The study was designed in response to the NIMH RFA inviting research to """"""""test models of depression recognition and treatment to prevent and reduce suicidal behavior in older patients in primary care setting"""""""". Elderly suicide most frequently occurs in the context of mild to moderate depression. In primary care patients, suicidal ideation is a risk factor for suicide and has been identified almost exclusively in patients with depressive symptoms and signs. Since most suicide victims are seen by their primary care physicians with a few weeks of their death, intervening at the doctor's office may be live saving. This study will investigate the effectiveness of an intervention aimed at improving the recognition of suicidal ideation and depression by the practices and facilitating the implementation of a treatment algorithm based on the AHCP guidelines. The linchpin of the intervention is the use of Depression Specialists (DS) who will collaborate with the physicians and help them to increase recognition of depression, offer timely and appropriately targeted treatment recommendations and encourage patients to adhere to treatment. In addition, procedures aimed at educating patients, families and physicians in depression and suicidal ideation will be implemented. We expect that will approach will lead to a reduction of depressive symptomatology and suicidal ideation and behavior and generate a practice model that has the ability to incorporate the advances of our clinical science. The study will be conducted by the Intervention Research Centers (IRC) of Cornell, University of Pennsylvania, and University of Pittsburgh. The intervention will be offered a 6 primary care practices from 3 geographic areas (metropolitan and suburban New York, Philadelphia, and Pittsburgh) and its impact will be contrasted to that of 6 comparable practices offering usual care. Data will come from a representative sample of patients aged 60 years and older selected from an age-stratified, two- stage sampling design and followed for two years. The groups will consist of 1,200 subjects and comprise patients with depressive symptoms and signs (CES-D(11; estimated total N=920; per Center n=307) and a random sample of patients without significant depressive symptomatology (CES-D(11; estimated total N=280; per Center n=93). Beyond direct systematic clinical assessment of patients, information will be obtained on health services utilization from practice based medical records and on cause of death from death certificates. Data will also be collected to document the impact of intervention on patient care, and on physician knowledge, attitudes, and satisfaction and test hypothesis derived from preliminary studies of the three IRCs.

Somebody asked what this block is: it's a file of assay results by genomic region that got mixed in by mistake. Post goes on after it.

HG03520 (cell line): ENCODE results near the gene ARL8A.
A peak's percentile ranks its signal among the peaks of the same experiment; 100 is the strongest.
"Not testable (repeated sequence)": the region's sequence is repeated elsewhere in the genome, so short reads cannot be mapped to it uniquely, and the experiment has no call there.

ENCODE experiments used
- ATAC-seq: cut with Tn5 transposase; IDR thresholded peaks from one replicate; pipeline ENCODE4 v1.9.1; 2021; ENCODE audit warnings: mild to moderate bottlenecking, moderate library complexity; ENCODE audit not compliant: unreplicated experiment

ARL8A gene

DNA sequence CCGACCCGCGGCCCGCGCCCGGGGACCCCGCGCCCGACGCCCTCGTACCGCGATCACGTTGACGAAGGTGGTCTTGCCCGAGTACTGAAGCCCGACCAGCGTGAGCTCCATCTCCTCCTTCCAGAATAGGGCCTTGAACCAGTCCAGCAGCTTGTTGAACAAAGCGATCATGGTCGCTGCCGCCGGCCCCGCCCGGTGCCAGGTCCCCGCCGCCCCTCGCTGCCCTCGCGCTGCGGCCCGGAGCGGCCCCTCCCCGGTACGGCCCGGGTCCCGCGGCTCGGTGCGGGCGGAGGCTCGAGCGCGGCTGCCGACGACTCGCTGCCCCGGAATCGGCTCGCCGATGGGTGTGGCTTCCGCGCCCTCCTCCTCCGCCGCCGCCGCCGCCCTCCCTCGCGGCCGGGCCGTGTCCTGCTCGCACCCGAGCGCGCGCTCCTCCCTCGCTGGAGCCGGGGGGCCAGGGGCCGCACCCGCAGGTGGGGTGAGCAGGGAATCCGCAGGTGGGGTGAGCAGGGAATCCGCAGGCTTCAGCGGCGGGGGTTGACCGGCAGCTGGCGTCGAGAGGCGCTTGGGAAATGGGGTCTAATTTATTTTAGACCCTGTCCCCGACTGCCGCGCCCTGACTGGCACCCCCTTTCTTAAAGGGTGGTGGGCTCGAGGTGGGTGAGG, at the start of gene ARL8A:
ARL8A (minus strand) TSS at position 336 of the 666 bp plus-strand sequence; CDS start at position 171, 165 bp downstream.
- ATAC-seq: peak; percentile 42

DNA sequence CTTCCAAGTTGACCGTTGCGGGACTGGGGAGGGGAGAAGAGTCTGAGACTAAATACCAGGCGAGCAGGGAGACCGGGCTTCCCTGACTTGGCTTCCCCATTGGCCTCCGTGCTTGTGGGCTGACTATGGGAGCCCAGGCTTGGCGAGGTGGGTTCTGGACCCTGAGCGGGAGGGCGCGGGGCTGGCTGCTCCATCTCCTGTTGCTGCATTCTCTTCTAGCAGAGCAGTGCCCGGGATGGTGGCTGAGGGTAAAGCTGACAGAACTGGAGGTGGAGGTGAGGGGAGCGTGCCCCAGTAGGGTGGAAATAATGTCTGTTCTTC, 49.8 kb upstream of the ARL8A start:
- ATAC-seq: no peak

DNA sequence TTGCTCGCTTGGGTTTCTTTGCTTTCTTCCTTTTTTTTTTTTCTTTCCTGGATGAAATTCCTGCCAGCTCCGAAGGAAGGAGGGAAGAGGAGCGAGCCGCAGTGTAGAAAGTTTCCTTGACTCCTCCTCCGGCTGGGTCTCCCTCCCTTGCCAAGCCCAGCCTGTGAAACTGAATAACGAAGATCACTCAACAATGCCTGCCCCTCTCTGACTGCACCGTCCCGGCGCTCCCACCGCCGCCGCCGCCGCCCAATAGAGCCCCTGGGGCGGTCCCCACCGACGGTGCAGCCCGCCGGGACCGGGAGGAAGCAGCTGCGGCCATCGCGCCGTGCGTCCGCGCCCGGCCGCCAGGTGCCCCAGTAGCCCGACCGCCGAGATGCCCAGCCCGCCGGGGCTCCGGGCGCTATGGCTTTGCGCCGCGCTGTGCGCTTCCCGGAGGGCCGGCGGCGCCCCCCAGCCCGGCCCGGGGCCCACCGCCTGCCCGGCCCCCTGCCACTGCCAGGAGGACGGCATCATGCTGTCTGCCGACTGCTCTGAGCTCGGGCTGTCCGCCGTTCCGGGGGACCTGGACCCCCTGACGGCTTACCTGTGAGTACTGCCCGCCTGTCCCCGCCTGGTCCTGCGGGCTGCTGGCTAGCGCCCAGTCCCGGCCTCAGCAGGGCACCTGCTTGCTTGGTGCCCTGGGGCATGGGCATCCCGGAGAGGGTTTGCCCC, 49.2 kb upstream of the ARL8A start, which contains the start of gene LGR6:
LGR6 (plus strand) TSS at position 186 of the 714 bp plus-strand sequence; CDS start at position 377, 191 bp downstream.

National Institute of Health (NIH)
National Institute of Mental Health (NIMH)
Research Project (R01)
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Study Section
Special Emphasis Panel (ZMH1-CRB-B (08))
Program Officer
Pearson, Jane L
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University of Pittsburgh
Schools of Medicine
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